Home Stigmas: Dare To Buy?

Property Stigma

Stigma definition

Properties with a stigma are frequently a source of confusion for both sellers and purchasers. There are grey areas in the categorization of stigmatized property. “A property that a buyer or the general public thinks is less desirable because they think or believe that there are fewer people who want it, which lowers its value” is the commonly used definition of stigmatized property. This intangible could cause an emotional or psychological reaction and has nothing to do with a property’s condition or features.

Examples of a property stigma

Property stigmas might include things like drug or crime-related incidents (such as a grow op or gang clubhouse), suicide and fatalities in homes, violent or gory deaths, a reputation as a haunted property, or even things like residing close to hydro wires, cell towers, or a cemetery.

Does a Seller need to disclose a property stigma?

While latent defects that impact a property and are known to the seller must be disclosed, Ontario law does not require a seller or their sales agent to inform a buyer of the presence of a stigma. A listing or seller’s agent should talk with the seller about stigma when acting as their representative. The agent should encourage the seller to obtain legal counsel regarding their rights and obligations if the property carries any negative connotations.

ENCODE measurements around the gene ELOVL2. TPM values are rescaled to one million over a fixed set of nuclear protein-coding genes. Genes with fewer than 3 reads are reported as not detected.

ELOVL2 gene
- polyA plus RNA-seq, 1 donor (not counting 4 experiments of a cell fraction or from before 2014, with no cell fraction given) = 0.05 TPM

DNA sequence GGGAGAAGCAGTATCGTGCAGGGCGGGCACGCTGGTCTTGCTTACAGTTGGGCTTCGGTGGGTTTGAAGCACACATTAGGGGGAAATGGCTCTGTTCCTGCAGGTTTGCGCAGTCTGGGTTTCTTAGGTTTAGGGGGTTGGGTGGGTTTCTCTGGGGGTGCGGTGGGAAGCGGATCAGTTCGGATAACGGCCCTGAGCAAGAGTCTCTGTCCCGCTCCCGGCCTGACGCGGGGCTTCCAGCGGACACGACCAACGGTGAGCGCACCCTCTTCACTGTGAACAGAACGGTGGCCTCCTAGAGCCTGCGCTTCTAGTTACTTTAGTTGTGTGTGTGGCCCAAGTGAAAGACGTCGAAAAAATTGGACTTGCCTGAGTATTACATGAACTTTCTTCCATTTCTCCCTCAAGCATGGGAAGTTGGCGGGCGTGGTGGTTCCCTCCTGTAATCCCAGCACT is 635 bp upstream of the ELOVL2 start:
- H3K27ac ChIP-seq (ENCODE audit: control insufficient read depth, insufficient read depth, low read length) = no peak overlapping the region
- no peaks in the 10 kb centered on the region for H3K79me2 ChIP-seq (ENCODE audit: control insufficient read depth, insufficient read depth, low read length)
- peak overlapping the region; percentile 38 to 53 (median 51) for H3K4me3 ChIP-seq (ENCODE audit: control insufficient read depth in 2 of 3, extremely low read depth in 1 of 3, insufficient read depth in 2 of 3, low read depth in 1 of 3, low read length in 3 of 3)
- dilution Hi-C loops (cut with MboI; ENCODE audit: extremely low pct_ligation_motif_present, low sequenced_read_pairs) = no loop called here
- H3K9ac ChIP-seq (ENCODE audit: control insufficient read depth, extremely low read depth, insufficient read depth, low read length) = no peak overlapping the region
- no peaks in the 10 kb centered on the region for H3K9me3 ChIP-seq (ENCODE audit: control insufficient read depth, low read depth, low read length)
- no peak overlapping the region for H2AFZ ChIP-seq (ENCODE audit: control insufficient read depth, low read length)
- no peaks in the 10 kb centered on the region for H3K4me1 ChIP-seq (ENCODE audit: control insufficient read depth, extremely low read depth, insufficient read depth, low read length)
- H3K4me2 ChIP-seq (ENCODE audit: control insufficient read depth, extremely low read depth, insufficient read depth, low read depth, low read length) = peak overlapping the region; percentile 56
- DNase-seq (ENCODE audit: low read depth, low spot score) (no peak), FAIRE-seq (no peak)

What about a buyer? Does an agent need to tell them about any stigmas?

When an agent represents a buyer concerned that a particular stigma may be attached to a property, we advise that the buyer undertake their own research and that the sales agent conducts an internet search and asks appropriate questions of the seller or seller’s agent.

Everyone has a different idea of a stigma.

What bothers one person might not bother another. It might be challenging to determine a stigma’s exact meaning. If a senior died naturally rather than violently, how would it be perceived? Would the amount of time matter if a suicide happened twenty years ago? Would the buyer consider a youngster drowning in the pool to be a stigma? Regardless of when a death happened, realtors acting as a buyer’s agent are required to disclose any sudden or unnatural fatalities that took place on the property. Realtors are required to let their buyer clients know if there is a stigma that is known to lower a property’s value.

What property stigma might discourage you from making an offer on a property? 






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